Confronting Conflict in the Workplace: How to Keep the Peace With Your Coworkers

Everyone, at one time or another, has faced some kind of conflict while on the job. Whether it’s with management, customers, vendors, or your colleagues, working in stressful conditions with different personalities chasing different agendas is all the tinder the fire usually needs. Confronting conflict in the workplace can be challenging because professional responsibilities and livelihoods put a lot on the line. You may want to assert yourself or address emotions that come up in the process, but how do you know if doing so will be an effective strategy or something that will send you to HR?

Confronting Conflict in the Workplace

Confronting conflict in the workplace takes a certain kind of finesse. But you don’t quite need to reinvent any wheels in the process. There are a few steps to resolve conflict at work that can greatly help:

1. Set Clear Expectations

Ambiguity has no place at the office. In fact, it’s a major cause of workplace stress and organizational conflict. Remove this element for yourself and those you work with by setting clear expectations. Do so within appropriate professional bounds, and with respect to everyone’s autonomy, but if you’re collaborating on a project or are waiting on another team to finish their work so you can meet their deadline, let the expectations be known.

2. Risk Overcommunication

Sometimes we feel certain things aren’t worth communicating about because they ought to be assumed. We know workplaces are often riddled with too many meetings and emails that don’t serve any purpose. But when you’re collaborating with a team member on a project and you rely on each other to stay the course, err on the side of overcommunication. This can help remove any assumptions that lead to misunderstandings, false expectations, or frustration, and can help decrease instances of you needing to confront conflict in the workplace.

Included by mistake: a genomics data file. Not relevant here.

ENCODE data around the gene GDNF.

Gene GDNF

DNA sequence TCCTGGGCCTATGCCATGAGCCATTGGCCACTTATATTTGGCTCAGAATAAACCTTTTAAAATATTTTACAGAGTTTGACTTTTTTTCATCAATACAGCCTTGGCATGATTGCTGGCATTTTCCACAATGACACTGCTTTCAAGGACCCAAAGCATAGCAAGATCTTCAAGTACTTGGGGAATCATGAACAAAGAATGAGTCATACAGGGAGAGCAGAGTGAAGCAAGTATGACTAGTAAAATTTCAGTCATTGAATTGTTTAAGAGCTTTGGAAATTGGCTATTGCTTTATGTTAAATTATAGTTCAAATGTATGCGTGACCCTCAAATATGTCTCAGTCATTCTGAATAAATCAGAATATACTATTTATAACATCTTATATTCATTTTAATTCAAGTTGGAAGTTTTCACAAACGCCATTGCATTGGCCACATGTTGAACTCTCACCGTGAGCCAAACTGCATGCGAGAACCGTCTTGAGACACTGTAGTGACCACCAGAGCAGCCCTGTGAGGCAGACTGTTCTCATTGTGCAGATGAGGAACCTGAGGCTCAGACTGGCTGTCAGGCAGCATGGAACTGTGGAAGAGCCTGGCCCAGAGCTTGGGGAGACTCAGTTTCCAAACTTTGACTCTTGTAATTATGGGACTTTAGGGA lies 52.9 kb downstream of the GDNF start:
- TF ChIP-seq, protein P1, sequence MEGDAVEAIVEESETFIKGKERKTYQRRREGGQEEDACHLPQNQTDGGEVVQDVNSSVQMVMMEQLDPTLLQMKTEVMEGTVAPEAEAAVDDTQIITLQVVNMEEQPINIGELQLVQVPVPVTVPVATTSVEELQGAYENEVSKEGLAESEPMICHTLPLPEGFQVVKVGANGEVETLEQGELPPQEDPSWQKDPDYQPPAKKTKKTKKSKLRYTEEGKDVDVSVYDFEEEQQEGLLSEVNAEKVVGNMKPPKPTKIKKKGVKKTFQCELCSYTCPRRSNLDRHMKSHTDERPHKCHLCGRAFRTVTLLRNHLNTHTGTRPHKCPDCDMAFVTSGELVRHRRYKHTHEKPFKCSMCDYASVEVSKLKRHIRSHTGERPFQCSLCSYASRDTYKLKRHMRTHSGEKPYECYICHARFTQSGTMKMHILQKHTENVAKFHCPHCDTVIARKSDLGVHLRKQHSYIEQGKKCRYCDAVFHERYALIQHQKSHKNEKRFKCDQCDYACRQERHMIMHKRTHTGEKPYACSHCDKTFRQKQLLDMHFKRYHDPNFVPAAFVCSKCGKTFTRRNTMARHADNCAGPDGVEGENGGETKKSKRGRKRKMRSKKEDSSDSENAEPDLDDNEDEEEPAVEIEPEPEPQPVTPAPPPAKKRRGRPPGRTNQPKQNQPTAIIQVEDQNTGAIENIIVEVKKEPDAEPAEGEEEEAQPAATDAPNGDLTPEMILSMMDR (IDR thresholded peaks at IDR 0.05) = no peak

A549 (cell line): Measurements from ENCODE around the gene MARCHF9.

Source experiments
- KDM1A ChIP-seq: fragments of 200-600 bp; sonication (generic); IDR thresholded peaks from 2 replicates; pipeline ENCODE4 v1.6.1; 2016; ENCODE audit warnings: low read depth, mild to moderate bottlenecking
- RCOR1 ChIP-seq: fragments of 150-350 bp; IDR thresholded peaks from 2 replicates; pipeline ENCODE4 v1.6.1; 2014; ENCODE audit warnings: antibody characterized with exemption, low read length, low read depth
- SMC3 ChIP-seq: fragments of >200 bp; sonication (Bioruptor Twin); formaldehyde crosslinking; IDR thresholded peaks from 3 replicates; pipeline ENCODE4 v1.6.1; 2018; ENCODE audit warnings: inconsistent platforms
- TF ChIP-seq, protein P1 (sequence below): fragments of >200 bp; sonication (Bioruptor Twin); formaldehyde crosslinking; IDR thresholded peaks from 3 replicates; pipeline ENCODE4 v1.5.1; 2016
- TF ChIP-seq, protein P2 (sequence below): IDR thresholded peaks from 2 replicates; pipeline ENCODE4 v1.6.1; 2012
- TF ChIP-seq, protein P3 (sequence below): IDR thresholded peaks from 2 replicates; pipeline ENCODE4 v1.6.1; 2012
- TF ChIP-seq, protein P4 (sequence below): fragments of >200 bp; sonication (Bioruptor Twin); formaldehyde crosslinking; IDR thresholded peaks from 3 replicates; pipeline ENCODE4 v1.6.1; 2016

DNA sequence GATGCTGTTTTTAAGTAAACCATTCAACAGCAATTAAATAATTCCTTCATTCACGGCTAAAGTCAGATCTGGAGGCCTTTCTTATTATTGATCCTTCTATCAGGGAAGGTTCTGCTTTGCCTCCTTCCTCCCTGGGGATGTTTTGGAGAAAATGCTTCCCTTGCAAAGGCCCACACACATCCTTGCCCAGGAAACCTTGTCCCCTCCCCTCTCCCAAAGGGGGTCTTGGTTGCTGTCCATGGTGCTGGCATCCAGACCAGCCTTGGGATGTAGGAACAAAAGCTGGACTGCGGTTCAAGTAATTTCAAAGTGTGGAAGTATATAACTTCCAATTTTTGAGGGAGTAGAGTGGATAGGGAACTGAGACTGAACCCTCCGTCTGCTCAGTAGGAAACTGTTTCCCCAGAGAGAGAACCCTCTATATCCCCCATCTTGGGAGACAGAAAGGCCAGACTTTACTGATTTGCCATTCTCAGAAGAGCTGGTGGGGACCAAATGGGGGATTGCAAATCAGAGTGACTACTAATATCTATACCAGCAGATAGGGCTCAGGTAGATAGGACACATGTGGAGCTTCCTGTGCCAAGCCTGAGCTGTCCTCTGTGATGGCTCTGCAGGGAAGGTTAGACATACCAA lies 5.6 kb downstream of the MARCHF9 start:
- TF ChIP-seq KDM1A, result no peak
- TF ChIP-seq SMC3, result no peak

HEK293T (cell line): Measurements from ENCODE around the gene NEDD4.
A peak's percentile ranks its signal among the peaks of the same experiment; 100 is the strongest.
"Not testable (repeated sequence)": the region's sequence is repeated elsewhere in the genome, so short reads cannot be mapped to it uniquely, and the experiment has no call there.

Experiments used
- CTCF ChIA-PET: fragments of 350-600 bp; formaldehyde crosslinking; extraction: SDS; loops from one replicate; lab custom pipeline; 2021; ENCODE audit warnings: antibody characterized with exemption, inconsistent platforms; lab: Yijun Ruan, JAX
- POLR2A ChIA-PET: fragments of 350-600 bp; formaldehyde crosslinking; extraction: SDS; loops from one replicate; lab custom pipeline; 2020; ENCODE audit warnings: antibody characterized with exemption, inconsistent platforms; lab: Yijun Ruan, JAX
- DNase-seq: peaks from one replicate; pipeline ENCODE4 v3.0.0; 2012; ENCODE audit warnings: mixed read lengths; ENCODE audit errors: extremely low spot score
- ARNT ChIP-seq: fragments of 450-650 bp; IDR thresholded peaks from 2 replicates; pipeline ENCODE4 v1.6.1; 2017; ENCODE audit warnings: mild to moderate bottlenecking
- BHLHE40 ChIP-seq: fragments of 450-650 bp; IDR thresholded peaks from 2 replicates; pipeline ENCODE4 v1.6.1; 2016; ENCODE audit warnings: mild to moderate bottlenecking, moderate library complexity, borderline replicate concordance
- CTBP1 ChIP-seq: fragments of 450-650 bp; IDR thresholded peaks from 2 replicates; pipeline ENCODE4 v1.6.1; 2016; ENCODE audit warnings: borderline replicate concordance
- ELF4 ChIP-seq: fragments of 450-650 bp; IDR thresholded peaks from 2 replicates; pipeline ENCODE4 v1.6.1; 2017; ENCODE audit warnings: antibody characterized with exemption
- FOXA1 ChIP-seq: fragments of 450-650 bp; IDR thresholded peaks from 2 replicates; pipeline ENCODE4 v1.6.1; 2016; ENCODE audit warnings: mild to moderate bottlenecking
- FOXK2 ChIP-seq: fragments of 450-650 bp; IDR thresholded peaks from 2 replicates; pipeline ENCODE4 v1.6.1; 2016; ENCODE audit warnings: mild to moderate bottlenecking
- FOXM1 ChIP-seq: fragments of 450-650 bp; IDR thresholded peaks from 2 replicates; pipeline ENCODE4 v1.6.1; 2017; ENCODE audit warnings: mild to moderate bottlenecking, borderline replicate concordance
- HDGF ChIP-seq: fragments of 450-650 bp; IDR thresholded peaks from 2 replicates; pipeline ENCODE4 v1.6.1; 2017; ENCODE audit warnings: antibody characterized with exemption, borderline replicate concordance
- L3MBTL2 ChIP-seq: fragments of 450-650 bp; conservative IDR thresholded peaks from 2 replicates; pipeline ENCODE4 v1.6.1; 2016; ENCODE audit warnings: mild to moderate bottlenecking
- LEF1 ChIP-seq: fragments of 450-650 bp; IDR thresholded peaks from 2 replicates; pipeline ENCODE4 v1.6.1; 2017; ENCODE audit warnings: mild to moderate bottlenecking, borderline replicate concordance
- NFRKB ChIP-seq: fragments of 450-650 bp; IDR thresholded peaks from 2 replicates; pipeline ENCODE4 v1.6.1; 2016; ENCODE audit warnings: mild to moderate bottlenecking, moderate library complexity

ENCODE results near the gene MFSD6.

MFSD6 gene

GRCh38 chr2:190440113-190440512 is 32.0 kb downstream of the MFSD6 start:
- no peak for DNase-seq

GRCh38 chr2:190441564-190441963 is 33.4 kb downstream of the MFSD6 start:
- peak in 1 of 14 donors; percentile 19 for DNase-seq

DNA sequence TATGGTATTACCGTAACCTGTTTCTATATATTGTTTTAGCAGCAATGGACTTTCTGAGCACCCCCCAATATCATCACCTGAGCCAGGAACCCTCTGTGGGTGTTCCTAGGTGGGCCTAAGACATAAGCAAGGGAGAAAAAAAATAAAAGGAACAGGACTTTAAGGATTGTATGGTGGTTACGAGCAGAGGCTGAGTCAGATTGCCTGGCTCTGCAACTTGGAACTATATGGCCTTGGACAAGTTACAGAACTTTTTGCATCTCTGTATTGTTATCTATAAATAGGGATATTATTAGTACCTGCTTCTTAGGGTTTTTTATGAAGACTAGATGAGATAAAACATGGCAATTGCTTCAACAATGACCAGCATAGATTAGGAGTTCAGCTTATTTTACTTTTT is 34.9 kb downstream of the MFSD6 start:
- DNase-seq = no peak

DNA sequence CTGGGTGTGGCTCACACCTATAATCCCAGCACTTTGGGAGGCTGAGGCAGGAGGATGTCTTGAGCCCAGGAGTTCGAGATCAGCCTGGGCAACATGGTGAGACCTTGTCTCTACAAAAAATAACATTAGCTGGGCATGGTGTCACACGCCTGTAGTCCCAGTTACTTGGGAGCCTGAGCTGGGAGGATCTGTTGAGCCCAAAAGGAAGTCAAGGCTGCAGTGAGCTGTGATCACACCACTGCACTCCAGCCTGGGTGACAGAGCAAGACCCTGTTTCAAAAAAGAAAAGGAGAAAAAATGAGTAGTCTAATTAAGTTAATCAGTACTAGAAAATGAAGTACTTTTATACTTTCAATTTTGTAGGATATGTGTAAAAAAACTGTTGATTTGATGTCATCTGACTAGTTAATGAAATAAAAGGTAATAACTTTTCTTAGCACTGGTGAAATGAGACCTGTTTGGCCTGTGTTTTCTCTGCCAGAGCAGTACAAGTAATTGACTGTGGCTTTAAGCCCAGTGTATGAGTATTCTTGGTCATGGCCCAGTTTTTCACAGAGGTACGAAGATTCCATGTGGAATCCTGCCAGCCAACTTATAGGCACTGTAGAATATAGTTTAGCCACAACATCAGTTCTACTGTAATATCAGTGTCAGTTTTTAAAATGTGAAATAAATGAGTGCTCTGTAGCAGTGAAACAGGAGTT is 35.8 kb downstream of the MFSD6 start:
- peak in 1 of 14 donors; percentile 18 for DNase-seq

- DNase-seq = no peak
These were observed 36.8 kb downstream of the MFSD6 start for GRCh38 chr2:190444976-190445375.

3. Be Open to Feedback

You’ve set your expectations and overcommunicated your needs, now you need to open yourself up to the expectations and needs of others. This means not taking things personally, not jumping to conclusions about motive or agenda, and not letting your emotions get in the way of how you receive feedback from others. Many times the need for solving employee conflict comes from emotional reactivity to feedback. Evaluations about your work may not always feel good, but it’s most often not meant to hurt you.

4. Disagree Respectfully

So let’s say your communication skills haven’t resulted in total peace in the office and some disagreements start breaking out. Remain respectful and always validate others to help eliminate the intensity of confronting conflict in the workplace. This will help avoid escalating the conflict into something bigger. If you find yourself needing to manage conflict among employees or peers where you’re not involved, validating the experience of others is still an important step.

Learning how to handle a conflict situation at work can be difficult, especially if you’ve got a stake in the results. You don’t have to go it alone. Instead, Contact Pollack Peacebuilding Systems today to get consulting and coaching support that can help increase your skill-set and decrease your work stress.

Confronting Conflict in the Workplace

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